If you're a 'Bi' - guy, not into anal, - you're G0Y too!
|Many people are 100% drawn sexually and
emotionally only to partners of the same sex. Others are completely
"heterosexual", bonding in sexual and intimate relationships only with
people of another sex.
But what about everybody else? A significant percentage of people do not fit neatly into either of these categories, because they experience sexual and emotional attractions and feelings for people of different genders at some point during their lives. For lack of a better term, they are called bisexuals, although, many people prefer to call themselves “pansexual”, “non – preferential”, “sexually fluid”, “ambisexual” or “omni – sexual”.
The Kinsey scale
People at three on the scale are approximately equally attracted to both men and women. People at four and five on the Kinsey Scale choose primarily same-sex partners, but are not completely gay or lesbian and have some heterosexual tendencies and relationships as well.
Who is bisexual?
Alternating bisexuals: may have a relationship with a man, and then after that relationship ends, may choose a female partner for a subsequent relationship and many go back to a male partner next.
Circumstantial bisexuals: primarily heterosexual, but will choose same sex partners only in situations where they have no access to other sex partners, such as when in jail, in the military, or in a gender-segregated school.
Concurrent relationship bisexuals: have primary relationship with one gender only but have other casual or secondary relationships with people of another gender at the same time.
Conditional bisexuals: either straight or gay/lesbian, but will switch to a relationship with another gender for financial or career gain or for a specific purpose, such as young straight males who become gay prostitutes or lesbians who get married to men in order to gain acceptance from family members or to have children.
Emotional bisexuals: have intimate emotional relationships with both men and women, but only have sexual relationships with one gender.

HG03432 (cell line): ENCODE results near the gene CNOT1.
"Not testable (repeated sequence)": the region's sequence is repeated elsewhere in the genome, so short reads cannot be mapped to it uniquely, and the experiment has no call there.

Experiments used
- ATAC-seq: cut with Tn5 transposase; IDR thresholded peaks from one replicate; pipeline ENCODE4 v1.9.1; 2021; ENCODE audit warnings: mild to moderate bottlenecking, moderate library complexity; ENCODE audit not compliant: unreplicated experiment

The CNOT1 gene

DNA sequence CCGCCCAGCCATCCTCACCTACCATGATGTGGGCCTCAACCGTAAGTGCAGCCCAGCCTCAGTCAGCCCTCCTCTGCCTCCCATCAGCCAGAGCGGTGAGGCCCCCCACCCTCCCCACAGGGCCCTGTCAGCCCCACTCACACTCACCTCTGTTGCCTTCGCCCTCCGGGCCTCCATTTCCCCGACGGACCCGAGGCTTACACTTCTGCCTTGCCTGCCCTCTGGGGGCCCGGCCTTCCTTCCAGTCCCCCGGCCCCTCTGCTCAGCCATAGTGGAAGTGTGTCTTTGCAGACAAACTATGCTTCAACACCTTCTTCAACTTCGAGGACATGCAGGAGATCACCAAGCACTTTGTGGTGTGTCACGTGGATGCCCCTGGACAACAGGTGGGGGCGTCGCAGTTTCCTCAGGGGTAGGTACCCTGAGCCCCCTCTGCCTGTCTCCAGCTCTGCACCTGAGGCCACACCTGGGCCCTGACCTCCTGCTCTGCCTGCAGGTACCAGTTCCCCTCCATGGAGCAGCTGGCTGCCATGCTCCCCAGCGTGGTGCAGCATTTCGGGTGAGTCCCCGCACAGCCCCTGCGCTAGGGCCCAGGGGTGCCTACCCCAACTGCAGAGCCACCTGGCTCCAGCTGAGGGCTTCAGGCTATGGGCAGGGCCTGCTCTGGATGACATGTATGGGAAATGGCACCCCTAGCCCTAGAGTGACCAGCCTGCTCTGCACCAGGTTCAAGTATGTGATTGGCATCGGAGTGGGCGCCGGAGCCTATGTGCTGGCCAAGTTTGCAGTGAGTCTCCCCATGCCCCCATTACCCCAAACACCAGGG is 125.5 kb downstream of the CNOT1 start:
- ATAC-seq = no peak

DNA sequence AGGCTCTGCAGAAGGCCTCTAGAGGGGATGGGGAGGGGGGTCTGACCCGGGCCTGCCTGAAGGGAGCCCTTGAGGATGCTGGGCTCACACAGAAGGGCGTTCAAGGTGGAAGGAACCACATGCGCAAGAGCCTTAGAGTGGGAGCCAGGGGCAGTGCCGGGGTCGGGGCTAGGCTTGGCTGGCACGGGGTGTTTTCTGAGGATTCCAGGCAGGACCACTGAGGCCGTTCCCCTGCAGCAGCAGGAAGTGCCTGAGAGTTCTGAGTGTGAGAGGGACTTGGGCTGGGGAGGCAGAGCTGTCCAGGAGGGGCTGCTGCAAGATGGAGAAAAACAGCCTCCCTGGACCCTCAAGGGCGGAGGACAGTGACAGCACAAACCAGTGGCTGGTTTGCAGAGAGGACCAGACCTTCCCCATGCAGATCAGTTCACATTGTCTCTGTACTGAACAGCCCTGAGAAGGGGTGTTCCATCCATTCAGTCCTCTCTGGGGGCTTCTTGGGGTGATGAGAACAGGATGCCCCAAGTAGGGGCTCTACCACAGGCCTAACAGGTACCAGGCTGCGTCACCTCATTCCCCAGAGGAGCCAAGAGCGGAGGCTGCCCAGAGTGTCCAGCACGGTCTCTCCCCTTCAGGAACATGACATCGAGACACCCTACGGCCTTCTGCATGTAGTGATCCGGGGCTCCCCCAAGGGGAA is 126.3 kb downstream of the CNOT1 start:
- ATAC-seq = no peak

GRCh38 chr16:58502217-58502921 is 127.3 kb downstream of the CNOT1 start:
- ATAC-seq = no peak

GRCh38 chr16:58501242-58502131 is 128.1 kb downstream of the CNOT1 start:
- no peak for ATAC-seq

Integrated bisexuals: have more than one primary relationship at the same time, one with a man and one with a woman.
Exploratory bisexuals: either straight or gay/lesbian, but have sex with another gender just to satisfy curiosity or “see what it’s like”.
Hedonistic bisexuals: primarily heterosexual but engage in gay or lesbian sex only when under the influence of drugs and / or alcohol.
Isolated bisexuals: 100% straight or gay / lesbian now but has previously had sexual experiences with another gender in the past.
Latent bisexuals: completely straight or gay lesbian in behavior, but have strong desire for sex with another gender, but have never acted on it.
Motivational bisexuals: straight women who have sex with other women only because a male partner insists on it to titillate him.
Transitional bisexuals: temporarily identify as bisexual while in the process of mowing from being straight to being gay or lesbian, or going from being gay or lesbian to being heterosexual.
Many of these people might not call themselves bisexual, but because they are attracted to and have relationships with both men and women, they are in fact bisexual.
While literally millions of people are bisexual, most keep their sexual orientation secret, so bisexual people as a group are nearly invisible in society. Gay men and lesbian women have long recognized the need to join together, create community, and to organize politically. Long years of hard work have led to significant gains in political and human rights, as well as a visible and thriving gay and lesbian community.